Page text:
• Ever since 1928, the last post has been sounded under the Menin Gate every evening at 8.00pm.The organisation of this daily ceremony is the responsibility of the last post association
      • The brooding soldier monument at St Julien commenmorated the death of canadian soldiers in the first gas attacks.
      • At sanctuary Wood Museum, near the village of Passchendaele , a section of the british trenches has been preserved
      • Tyne cot military cemetery is the largest commonwealth war graves cemetery with 11,871 soldiers buried there (70% of them unknown)
      • Memorial of the missing on which are listed 34,888 names.
  • YPR
    • The land surrounding Ypres to the north is flat and canals and rivers link it to the coast. The major centre in this part of Flanders was Ypres. Control of the town gave control of the surrounding countryside and all the major roads converged on the town. To the south of the town the land rises to about 500 feet (the Mesen Ridge) which would give a significant height advantage to whichever side controlled this ridge of high land.
    • British troops entered Ypres in October 1914. They were unaware of the size of the German force advancing on the town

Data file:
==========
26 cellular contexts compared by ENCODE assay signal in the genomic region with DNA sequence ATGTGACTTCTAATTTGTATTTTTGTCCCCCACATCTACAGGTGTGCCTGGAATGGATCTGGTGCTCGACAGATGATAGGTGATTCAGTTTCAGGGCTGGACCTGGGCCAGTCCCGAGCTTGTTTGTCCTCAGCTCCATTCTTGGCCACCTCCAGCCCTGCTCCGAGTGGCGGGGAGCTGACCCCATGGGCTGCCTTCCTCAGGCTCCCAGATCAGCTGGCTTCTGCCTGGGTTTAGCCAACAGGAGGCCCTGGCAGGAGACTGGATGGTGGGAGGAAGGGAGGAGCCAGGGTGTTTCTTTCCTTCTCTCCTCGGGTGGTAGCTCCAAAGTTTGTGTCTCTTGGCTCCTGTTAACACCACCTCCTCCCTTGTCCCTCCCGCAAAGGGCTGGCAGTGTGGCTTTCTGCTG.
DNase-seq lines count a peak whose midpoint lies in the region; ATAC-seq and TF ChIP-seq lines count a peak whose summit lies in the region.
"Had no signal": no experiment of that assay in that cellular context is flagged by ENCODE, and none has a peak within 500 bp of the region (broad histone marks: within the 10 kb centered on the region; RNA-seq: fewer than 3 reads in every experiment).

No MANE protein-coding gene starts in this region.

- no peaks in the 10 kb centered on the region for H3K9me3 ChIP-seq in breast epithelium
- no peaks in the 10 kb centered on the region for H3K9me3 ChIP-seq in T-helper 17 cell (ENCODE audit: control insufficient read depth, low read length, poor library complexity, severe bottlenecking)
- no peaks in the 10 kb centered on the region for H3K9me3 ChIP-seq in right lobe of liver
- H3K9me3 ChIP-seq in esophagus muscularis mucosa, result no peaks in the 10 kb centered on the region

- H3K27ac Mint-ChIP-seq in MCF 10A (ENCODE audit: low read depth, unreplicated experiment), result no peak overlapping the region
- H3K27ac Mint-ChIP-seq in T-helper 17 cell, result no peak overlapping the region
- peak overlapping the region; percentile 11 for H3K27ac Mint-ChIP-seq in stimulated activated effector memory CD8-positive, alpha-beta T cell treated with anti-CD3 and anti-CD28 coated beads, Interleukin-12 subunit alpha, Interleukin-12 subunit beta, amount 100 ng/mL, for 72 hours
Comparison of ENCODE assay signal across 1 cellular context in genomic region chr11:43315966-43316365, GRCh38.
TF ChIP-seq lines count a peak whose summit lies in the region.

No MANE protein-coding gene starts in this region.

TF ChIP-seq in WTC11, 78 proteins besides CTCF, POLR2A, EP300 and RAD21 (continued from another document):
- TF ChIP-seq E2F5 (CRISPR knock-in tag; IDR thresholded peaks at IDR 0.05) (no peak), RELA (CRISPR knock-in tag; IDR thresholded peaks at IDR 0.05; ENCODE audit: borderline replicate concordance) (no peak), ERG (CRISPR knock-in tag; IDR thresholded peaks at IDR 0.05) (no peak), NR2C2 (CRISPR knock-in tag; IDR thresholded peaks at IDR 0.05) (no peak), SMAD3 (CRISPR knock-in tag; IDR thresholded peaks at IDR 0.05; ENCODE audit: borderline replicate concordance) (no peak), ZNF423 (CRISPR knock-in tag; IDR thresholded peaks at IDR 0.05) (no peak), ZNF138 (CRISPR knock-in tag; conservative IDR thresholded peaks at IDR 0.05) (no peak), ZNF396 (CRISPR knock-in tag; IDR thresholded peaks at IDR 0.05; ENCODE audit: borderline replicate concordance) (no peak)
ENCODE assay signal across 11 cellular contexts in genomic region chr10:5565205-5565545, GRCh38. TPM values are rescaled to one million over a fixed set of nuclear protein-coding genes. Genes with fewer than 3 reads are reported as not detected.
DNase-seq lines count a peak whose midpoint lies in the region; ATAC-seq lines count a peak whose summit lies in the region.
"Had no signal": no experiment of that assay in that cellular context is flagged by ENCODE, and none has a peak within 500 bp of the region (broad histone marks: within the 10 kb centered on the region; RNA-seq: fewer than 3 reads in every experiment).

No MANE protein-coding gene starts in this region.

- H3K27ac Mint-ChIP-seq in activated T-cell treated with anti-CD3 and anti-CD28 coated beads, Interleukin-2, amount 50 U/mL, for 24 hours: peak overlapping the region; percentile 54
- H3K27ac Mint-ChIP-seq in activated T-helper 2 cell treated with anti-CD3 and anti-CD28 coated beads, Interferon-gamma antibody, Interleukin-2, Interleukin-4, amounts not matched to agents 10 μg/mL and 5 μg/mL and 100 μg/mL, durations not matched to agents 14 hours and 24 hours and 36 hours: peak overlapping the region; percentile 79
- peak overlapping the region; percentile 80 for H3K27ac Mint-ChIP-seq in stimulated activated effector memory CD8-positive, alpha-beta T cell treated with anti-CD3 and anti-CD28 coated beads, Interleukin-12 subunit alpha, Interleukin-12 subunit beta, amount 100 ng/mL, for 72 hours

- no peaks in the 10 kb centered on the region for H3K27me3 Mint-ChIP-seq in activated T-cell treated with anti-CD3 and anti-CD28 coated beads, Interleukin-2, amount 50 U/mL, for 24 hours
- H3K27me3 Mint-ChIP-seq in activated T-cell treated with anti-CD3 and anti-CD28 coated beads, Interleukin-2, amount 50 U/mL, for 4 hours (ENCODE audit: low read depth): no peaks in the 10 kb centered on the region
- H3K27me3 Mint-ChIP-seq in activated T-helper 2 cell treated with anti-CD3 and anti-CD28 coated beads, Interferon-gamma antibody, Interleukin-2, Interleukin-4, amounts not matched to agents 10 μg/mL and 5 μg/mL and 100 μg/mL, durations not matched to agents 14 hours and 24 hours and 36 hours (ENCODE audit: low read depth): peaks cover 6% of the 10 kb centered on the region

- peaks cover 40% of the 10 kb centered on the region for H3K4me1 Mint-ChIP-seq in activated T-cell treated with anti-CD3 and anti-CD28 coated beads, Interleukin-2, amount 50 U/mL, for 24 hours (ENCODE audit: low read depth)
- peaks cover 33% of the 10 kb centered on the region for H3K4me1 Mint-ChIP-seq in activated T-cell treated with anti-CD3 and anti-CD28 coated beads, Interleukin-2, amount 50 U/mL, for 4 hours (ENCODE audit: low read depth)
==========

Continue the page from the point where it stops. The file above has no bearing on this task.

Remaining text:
• Once the weather had settled, the Germans prepared for a new attack. They used deadly chlorine gas against defending French troops. Having never experienced this before, terrified French soldiers fled. Gas had worked as it had got them to leave their positions. The situation was saved by Canadian troops who used handkerchiefs soaked in urine as gas masks and launched a counter-attack on the Germans. It was successful and the Germans lost the gains they had made.
    • The arrival of the Americans into the war in 1917, hastened the defeat of the Germans and the last shell fell on Ypres on the 14th of October 1918.
    • In the area around Ypres - including Hill 60, Passchendaele, Lys, Sanctuary Wood etc. - over 1,700,000 soldiers on both sides were killed or wounded and an uncounted number of civilians.